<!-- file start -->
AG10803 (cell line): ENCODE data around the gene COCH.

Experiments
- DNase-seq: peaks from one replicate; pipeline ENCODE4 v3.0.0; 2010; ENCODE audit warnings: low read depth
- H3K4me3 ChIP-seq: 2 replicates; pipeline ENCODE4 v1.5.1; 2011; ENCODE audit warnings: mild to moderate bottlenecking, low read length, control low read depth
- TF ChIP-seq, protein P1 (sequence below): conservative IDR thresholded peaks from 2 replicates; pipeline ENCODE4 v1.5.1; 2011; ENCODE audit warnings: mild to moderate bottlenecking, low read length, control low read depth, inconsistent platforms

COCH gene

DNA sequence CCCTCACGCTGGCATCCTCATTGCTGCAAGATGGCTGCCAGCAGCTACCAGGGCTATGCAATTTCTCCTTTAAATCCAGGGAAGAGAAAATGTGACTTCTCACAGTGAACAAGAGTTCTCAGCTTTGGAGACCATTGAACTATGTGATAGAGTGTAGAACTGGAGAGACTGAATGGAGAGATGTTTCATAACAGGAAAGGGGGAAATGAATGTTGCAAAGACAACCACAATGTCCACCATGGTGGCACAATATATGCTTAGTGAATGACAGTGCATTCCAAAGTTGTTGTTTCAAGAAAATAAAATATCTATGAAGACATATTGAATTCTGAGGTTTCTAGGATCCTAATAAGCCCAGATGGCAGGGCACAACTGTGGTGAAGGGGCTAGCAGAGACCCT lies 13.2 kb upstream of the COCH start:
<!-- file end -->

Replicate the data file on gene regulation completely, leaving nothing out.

AG10803 (cell line): ENCODE data around the gene COCH.

Experiments
- DNase-seq: peaks from one replicate; pipeline ENCODE4 v3.0.0; 2010; ENCODE audit warnings: low read depth
- H3K4me3 ChIP-seq: 2 replicates; pipeline ENCODE4 v1.5.1; 2011; ENCODE audit warnings: mild to moderate bottlenecking, low read length, control low read depth
- TF ChIP-seq, protein P1 (sequence below): conservative IDR thresholded peaks from 2 replicates; pipeline ENCODE4 v1.5.1; 2011; ENCODE audit warnings: mild to moderate bottlenecking, low read length, control low read depth, inconsistent platforms

COCH gene

DNA sequence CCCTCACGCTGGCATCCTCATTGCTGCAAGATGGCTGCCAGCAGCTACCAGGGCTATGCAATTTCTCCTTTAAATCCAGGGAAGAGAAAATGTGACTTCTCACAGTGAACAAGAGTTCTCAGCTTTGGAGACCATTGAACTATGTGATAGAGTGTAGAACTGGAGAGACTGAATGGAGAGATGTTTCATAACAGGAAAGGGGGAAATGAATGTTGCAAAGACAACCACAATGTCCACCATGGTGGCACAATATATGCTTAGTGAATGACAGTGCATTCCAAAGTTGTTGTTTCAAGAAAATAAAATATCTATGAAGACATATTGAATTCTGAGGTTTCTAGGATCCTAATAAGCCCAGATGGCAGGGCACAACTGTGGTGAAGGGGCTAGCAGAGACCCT lies 13.2 kb upstream of the COCH start: